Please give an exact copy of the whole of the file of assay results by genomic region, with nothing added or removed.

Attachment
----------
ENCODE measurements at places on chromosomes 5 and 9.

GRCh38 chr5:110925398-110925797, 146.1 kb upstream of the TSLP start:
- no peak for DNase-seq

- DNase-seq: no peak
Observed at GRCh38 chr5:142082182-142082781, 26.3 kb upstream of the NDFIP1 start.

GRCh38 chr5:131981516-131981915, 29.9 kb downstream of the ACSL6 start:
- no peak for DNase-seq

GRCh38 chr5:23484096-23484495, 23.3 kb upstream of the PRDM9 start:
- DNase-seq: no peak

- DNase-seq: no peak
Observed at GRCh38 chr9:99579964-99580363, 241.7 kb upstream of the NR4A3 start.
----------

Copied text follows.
ENCODE measurements at places on chromosomes 5 and 9.

GRCh38 chr5:110925398-110925797, 146.1 kb upstream of the TSLP start:
- no peak for DNase-seq

- DNase-seq: no peak
Observed at GRCh38 chr5:142082182-142082781, 26.3 kb upstream of the NDFIP1 start.

GRCh38 chr5:131981516-131981915, 29.9 kb downstream of the ACSL6 start:
- no peak for DNase-seq

GRCh38 chr5:23484096-23484495, 23.3 kb upstream of the PRDM9 start:
- DNase-seq: no peak

- DNase-seq: no peak
Observed at GRCh38 chr9:99579964-99580363, 241.7 kb upstream of the NR4A3 start.